The plot leading up to the final scene: Two high society men meet on a train Guy and Bruno , they become acquainted over a few drinks then over a meal explain the situation. One being divorce and the other focusing character has an unusual hatred of his father.
Bruno proposes murdering Guy’s wife so he can marry the senators daughter, so Guy refuses and the train journey ends. The scene then cuts to Guy approaching Merriam (single note of a piano portrays the situation in B flat) at her work where he gives money to her as arranged for a presumed divorce. She refuses to divorce him which ends up in a scuffle in the open room of Miriam’s work. Guy is then contacted by Bruno back in Washington over the phone. Bruno is raging with his father having been interrupted talking to his mother about plots of blowing up the White House and mothers understanding of her slightly warped minded son.
Bruno tracks down Merriam and follows her through the fair, winning a prize on the strength bell. He continues to follow her through the tunnel of Love, where she is accompanied with two other men. Then Merriam walks out into the woods opposite the river alone. Bruno see’s his chance asks her name then strangles her, on leaving he is spotted by the boat attendant. Later we discover Bruno had kept Guy’s lighter with the tennis signature to plant at the scene of the crime. Bruno contacts Guy about murdering his wife and tells him of the gun that he must use to kill his father.
Guy refuses and goes to the police. The police need more evidence and almost suspect Guy of murder. By watching the film on the big screen at the lecture a few weeks later watched this Warner Brothers production. This time on DVD in Ladbroke house library. With headphones and pen/paper began to take key notes from the film and repeatedly watched the six minute clip.
I chose the final scene in the film because it summarises many key factors of Hollywood forbidding thriller films. This illusion of making something beautiful and entertaining, altering the audiences perception through Diegesis (the entire world which action takes place). We always perceive things through these two male starring roles.
The film also utilises the non-diegetic notion of altering “the Strawberry Girl” murder musical soundtrack. Almost dispelling any signified myths (et al: Levi Strauss) scary whilst being humoured at the same time: The merry-go-round and it’s ornamental danger.
The archetype male battle (Montage) is no longer intellectual but a battle of strength at the end. The outside battle then ends and then it’s back to the safety of indoors.
The binary opposites of good and bad are not really clear throughout the film however during this scene the characters and the camera shots plus the sound track all add to the suspense of seeing good prevail. Bruno is definitely the bad guy but Guy respects him.
Through looking closer early on of the camera angles and the shadows projected upon Bruno we know he’s bad but his intonation and humour are all likeable.
The lighting casts bars, shadow’s representing jail to the crooked angles and camera shot’s from the left all suggest something sinister.
Guy on the other hand is a tennis player stereotypically, he’s good but psychologically he’s emotional and naive. With the mention of his women he react’s defensively that leads to mistakes like loosing his lighter and opening up to Bruno the intelligent manipulator.
My cinematographic technique of the six minute scene 131 minutes into the film.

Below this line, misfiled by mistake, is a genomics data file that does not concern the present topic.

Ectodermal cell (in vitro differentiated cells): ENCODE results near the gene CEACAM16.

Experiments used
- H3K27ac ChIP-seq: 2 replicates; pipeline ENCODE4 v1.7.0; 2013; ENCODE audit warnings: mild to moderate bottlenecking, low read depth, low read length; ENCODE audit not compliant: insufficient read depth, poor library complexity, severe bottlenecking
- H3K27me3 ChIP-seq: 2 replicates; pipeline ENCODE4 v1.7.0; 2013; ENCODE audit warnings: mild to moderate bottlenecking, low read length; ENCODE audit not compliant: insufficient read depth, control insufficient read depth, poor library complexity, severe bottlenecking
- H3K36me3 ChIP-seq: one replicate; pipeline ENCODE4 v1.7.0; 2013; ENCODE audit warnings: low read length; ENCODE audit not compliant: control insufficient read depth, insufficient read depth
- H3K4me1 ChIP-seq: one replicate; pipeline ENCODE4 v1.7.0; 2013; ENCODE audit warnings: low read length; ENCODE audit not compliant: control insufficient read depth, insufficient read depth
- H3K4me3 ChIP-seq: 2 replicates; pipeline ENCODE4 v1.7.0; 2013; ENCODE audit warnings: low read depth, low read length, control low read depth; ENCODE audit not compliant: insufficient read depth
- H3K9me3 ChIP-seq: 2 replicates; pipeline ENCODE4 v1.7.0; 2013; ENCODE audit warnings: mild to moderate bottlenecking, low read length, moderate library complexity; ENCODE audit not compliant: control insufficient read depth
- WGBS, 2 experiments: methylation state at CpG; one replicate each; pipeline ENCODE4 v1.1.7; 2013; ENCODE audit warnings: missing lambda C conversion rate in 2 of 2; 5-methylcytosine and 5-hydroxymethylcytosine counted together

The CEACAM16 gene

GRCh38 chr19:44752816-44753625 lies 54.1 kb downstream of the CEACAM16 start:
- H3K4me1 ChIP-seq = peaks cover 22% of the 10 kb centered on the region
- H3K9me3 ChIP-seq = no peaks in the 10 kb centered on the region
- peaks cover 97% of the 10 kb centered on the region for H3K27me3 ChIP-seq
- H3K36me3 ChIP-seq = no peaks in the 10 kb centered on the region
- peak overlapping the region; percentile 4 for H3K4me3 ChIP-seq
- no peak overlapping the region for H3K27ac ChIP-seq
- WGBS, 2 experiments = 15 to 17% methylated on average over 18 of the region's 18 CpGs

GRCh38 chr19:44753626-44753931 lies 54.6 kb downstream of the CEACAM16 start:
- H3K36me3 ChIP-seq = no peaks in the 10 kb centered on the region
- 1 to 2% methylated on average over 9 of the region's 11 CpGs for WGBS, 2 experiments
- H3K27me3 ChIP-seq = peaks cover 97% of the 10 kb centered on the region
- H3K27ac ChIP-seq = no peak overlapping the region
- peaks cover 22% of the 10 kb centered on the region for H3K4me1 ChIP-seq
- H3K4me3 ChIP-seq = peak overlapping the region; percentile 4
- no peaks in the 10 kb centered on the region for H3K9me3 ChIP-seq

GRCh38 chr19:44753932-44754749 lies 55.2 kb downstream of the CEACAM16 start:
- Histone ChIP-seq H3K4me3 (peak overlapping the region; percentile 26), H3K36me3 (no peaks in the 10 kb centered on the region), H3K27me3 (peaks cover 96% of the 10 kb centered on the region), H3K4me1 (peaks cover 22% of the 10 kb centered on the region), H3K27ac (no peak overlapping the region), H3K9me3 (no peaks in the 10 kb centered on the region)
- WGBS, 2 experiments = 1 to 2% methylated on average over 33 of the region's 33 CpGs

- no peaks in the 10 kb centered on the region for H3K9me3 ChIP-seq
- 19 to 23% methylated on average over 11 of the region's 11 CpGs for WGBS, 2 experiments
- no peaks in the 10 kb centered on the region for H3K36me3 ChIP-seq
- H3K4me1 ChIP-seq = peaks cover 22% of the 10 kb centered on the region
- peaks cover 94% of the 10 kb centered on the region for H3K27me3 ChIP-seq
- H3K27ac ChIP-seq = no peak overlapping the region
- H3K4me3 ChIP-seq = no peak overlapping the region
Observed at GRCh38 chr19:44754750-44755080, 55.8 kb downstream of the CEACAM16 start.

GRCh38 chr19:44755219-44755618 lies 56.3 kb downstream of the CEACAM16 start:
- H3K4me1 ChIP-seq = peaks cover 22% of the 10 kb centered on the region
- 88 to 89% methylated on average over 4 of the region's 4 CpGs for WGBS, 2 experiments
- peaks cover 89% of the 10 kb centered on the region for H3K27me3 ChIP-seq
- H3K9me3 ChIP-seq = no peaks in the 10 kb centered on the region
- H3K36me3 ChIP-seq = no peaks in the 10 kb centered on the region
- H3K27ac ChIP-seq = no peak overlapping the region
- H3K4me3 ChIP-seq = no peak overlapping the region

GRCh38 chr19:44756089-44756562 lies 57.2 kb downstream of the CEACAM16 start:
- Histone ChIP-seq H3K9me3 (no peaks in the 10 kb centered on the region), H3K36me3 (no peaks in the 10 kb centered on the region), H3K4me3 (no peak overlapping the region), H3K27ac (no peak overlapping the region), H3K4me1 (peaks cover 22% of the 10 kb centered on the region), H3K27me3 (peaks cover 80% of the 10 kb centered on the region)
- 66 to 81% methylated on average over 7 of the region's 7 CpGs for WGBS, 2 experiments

The camera panning the width of the carousel ride. It sways with the speed from left to right were already acquainted with the surrounding set. Emphasising on the entire mechanism of the fun wheel making it appear foreboding and dangerous, straining under it uncontrolled mechanism.
A cliff hanger idea that although a ride has some guarantee’s nothing is really certain. The smoke filmed lens fades out this focusing on the broken ride The tracking appears solid.
Then it dissolves back to the shot of the fighting when alongside a happy smiling boy with his school boy cap and typical short pelisse pants and high socks bobbing upon a white horse enjoying the ride, observes the action.
This scene almost appears rushed almost trying conform into the time limits of a typical Hollywood film. But the boys mother’s scream echo’s long and loud in-between the speeded up murder soundtrack “Marry the girl with the Strawberry girl and the band played on” but this time without the lyrics and racing faster and faster.
Then simply adding to the humour the old man who’s false teeth appear missing shout’s to the police “I will crawl below and switch of the machine”. Such as Hollywood these now ‘keystone Cops’ agree so under he goes.
So now below we see the old man above the fight, the dysfunctional machine and the risk of a boys life everyone in danger.
Whilst the mother to the right screams and to the left the police in there throes stand helpless.
The scene then zooms in to the floor of the wheel, Bruno and guy handling each other by the scruff of each others necks Bruno appears to have the advantage because the hooves of the mannequin horses pound the ground with what appears to be Guy’s head below.
The punches echoed over the sound track as indeed the crunching down of the hooves adds to the art and is a key scene that portrays the contraption as a weapon emphasised by the power behind it many pistons pumping under the strain of spinning the wheel.
Mixing the lives of two men together as in the whole plot of swapping murders, trying to get away with murder.
The old man scene of heroics is speeded up the scene of him reaching the centre and pulling the switch with the music changing the two stars seem fairly matched, tired but both alive.